Incognito: The Secret Lives of the Brain Test | Lesson Plans Final Test - Hard

David Eagleman
This set of Lesson Plans consists of approximately 141 pages of tests, essay questions, lessons, and other teaching materials.
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Final Test - Hard

Name: _________________________ Period: ___________________

This test consists of 5 short answer questions and 1 (of 3) essay topics.

Short Answer Questions

1. What is exceptional about the creature mentioned in question 89?

2. What does Eagleman think is a good model for how the brain works?

3. What studies does Eagleman look at in this chapter?

4. Who is Charles Whitman?

5. What does Eagleton think many sub-routines of our mind are doing?

Essay Topics

Essay Topic 1

Eagleman in writing about Mel Gibson cites anti-Semitism was demonstrated by Gibson. Discuss one of the following:

1. Define anti-Semitism and give examples of it from both Incognito and other sources.

2. Do you think anti-Semitism still exists in the United States? Explain.

3. Discuss the idea put forth by Eagleman that Mel Gibson may have two brains, one not prejudice and one that is. Use examples from Incognito to support your answer.

Essay Topic 2

Titles often play a vital role in making a person decide to read a particular book. Discuss the following:

1. Fully explain why you think Incognito is titled as such. Do you think it is the best title for the book? Why or why not? Can you think of a better title? Why would you choose it?

2. How important is a title in influencing you to consider reading a book? Explain your answer.

3. Do you think a title needs to have direct relevance to a book's content? Explain your answer.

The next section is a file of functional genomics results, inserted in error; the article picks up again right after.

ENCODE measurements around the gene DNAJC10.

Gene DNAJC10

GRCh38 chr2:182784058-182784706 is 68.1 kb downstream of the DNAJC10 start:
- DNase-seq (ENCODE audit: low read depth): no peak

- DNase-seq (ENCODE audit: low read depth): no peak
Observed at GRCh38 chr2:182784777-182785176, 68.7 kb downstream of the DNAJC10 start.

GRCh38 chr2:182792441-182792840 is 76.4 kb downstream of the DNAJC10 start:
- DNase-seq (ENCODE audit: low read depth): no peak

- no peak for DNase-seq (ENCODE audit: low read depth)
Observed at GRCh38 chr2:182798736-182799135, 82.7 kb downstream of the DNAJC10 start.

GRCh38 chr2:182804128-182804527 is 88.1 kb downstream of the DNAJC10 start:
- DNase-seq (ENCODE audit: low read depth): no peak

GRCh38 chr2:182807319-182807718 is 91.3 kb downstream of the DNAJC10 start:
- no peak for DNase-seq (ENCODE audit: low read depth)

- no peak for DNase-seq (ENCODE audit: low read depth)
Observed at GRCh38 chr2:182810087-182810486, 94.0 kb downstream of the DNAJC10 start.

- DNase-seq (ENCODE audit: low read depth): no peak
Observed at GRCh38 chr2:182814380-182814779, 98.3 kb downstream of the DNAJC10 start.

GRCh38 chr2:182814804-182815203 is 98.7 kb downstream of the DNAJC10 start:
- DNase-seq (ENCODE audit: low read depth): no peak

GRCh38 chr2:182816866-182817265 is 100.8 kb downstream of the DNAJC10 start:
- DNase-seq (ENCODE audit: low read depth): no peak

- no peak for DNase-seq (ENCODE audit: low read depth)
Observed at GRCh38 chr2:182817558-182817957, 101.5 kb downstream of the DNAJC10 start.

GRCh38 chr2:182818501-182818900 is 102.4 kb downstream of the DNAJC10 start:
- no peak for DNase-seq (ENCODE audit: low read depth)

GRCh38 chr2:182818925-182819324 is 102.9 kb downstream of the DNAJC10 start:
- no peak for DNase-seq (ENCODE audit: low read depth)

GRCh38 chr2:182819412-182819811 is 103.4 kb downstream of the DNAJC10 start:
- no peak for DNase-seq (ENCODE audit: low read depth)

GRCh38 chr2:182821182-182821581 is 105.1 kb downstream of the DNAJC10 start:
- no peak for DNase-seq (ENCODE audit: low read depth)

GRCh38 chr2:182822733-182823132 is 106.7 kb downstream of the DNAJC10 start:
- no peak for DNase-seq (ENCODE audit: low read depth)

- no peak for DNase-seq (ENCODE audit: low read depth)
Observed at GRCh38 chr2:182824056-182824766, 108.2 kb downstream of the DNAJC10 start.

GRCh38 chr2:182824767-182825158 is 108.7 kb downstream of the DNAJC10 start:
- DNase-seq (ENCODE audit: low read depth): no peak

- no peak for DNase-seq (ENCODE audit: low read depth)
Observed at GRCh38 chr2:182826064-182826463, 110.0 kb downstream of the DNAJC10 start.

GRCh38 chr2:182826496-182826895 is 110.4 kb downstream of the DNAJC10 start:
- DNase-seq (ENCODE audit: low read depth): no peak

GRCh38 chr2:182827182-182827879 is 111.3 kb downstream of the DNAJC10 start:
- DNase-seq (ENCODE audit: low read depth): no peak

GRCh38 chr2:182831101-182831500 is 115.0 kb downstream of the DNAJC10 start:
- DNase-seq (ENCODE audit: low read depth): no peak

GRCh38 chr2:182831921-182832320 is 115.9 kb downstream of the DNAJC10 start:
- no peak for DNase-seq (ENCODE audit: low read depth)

4. Have you ever read a book that when you finished, you do not understand the relevance of the title? Does it discourage you from "trusting" that particular author again?

Essay Topic 3

This assembly of competing routines is what makes up most of the activity of our brains, and our conscious mind, as is demonstrated in brains where these competing processes have been interrupted or disconnected, is mostly at the mercy of our unconscious processes. Eagleman presents the results of experiments that suggest that our conscious mind will even fabricate reasons for our actions after the fact when we cannot tell what our true motivations are.

1. There is a saying that we do not really look at pros and cons for a decision but instead make the decision unconsciously and then justify our decision with pros and cons. Discuss this idea bringing in the examples Eagleman gives.

2. Do you think most of the time a person does not know his or her true motivations for behavior? Why or why not? Use examples from your own life and Incognito to support your reasoning.

3. Discuss an incident in your life where after it happen you could not understand why you said or did what you said or did. How does that incident relate to Eagleman's assertion about unconscious control of people's lives? Use examples from your own life and Incognito to support your reasoning.

(see the answer keys)

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